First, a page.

What follows in the next two chapters of the “Knowledge” section is a sophisticated and extremely thorough treatment of issues of analytic knowing, analytic interpretation, hermeneutics and the limits of psychoanalytic science, and the inherently subjective element involved in the issue of knowing. Frosh’s treatment of issues of truth claims and analytic knowing will be highly familiar to most relational psychoanalysts. For instance, in a lovely statement, quite appreciative of the unique uncertainties of psychoanalysis, Frosh writes: “human understanding must incorporate subjectivity, must be recognizable as something emerging out of an intermixing of subject and object, of the process of being and becoming part of another. What psychoanalysis suggests is that rational understanding depends upon the capacity to allow subjectivity expression”.

In the second section of his book, entitled “Psychotherapy,” Frosh investigates the social uses to which psychoanalytic psychotherapies may be put, and asks what types of motives for social control they may fill. The problem of evaluating the effectiveness of psychoanalytic psychotherapy, he writes, “lies in the difficulty of establishing clearly what it is trying to do”(p. 94). Is it meant to establish some “truth” about the patient’s life? Is it meant to be a narrative “retelling” of one’s life? Is the goal of psychoanalytic therapy more akin to an exorcism of past hurts? Or are we concerned merely with symptom relief; or giving people more “control” over their own lives?

In a chapter entitled: “The rules of the game,” Frosh surveys therapeutic technique from a discussion of containment, to the uses (and limits) of interpretation, and finally an appreciation of the relational context of the analytic set up. His treatment of these areas is scholarly, and he might only be faulted for his predominate focus on British theory to the exclusion of other schools. Hence his treatment of these topics issues from the work of Bion, Klein, Steiner, and Winnicott primarily; though again, the conclusions Frosh comes to in surveying these areas is one that is very friendly to relational thinking. The final chapter in this section of the book, “The outcome of psychoanalytic psychotherapy” is a presentation of the difficulties associated with the empirical study of the psychoanalytic method and its results. This chapter provides, is a sophisticated discussion of numerous research studies and their findings.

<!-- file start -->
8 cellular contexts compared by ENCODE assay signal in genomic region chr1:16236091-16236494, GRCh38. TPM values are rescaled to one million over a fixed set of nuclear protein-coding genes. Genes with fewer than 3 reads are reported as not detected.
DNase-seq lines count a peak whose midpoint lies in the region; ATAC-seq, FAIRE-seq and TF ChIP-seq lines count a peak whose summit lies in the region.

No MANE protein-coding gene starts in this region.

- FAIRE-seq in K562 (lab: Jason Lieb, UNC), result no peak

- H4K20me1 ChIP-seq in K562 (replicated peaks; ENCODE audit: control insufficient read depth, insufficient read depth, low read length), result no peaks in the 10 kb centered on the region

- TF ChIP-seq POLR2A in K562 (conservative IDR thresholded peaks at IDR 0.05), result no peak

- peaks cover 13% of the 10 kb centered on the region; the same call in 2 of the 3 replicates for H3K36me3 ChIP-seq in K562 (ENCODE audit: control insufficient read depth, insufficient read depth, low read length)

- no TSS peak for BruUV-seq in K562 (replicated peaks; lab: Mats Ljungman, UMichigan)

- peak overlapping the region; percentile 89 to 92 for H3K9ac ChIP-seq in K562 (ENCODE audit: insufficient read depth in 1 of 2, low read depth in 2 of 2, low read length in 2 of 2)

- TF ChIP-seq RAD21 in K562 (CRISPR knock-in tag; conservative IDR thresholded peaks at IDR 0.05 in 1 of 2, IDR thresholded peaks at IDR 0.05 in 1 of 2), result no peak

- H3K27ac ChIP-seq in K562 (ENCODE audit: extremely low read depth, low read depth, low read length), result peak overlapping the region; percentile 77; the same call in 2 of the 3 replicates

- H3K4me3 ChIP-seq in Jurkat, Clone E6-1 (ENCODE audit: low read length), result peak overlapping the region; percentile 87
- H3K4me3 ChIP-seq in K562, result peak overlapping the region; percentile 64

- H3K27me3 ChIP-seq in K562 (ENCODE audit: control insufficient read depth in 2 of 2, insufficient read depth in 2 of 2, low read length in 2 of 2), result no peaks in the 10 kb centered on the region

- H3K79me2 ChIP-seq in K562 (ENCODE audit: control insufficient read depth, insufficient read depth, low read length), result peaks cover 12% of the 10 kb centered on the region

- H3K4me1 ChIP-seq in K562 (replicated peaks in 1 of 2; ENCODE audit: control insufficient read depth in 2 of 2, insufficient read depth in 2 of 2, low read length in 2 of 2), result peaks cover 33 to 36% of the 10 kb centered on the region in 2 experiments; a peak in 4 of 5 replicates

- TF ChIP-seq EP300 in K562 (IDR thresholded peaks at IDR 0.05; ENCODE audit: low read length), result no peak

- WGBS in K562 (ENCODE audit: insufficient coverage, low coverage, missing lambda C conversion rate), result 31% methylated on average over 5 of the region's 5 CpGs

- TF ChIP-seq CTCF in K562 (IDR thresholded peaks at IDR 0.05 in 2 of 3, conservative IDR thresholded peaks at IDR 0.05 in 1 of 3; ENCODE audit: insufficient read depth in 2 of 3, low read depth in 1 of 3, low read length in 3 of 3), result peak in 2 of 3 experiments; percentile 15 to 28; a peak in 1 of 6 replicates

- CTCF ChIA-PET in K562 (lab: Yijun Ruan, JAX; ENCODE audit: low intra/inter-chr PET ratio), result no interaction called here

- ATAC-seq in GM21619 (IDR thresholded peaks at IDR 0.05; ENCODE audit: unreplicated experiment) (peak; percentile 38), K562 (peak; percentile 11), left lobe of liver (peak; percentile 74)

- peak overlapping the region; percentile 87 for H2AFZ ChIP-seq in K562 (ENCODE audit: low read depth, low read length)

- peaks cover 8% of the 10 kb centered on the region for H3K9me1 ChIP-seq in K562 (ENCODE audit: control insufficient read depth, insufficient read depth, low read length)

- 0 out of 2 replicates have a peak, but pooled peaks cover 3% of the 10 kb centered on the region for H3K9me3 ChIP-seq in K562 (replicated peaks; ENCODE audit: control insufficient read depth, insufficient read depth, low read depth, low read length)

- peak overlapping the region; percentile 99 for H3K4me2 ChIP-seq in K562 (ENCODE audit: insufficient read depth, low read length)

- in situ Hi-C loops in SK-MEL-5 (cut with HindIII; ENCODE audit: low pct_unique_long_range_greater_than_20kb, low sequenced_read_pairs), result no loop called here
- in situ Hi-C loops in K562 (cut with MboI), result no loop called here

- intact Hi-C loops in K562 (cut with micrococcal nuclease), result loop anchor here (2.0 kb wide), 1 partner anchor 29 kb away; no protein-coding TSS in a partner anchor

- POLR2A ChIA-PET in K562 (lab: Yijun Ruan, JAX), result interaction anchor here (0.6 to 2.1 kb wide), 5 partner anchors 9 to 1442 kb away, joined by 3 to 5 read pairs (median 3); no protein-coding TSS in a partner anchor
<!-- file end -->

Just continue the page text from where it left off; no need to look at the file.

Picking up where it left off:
But my own favorite chapter in this book is the lead chapter in the third section which is entitled “Society.” In this chapter: “Psychoanalysis and the politics of identity”, Frosh takes up the topic of the formation of the subject. He does so drawing from and expanding on his brilliant essay “The Other,” which appeared in 2002 in Imago. From Zizek, through Lacan and Laplanche; to Castoriadis, Kristeva, and then Butler, Frosh’s treatment of the psychoanalytic subject and its other is one of the finest examples of a contemporary, socially and politically infused construction of identity we have available. In the next three chapters Frosh extends his psychoanalytic investigation of identity and society into areas of gender, male and female homosexuality and finally racism. In these chapters Frosh draws heavily on American relational writers whose work on these topics may be less familiar to his British audience. It is here that Frosh finds signs of life in psychoanalysis, just exactly where psychoanalysis had previously bowed to normalizing tendencies and conformism, deterministic platforms for growth, and anxieties about otherness. It is a hopeful place to conclude his examination, and Frosh, for all of his critical indictments, leaves us with guarded hope in the imaginative power of psychoanalysis to continue its transformative effects:

"In its second century, psychoanalysis is very much alive, but perhaps it needs to aim some more kicks at itself to make sure that it remains so. A good place to start would be with the reminder that when Freud introduced the notion of a dynamic unconscious he brought a demon into the modern world that will not let anything alone, but continually disrupts the things we take for granted and subverts the things we assume to be true. Psychoanalysis, one hopes, will never exclude itself from the sphere of this demon’s activities" (p. 285).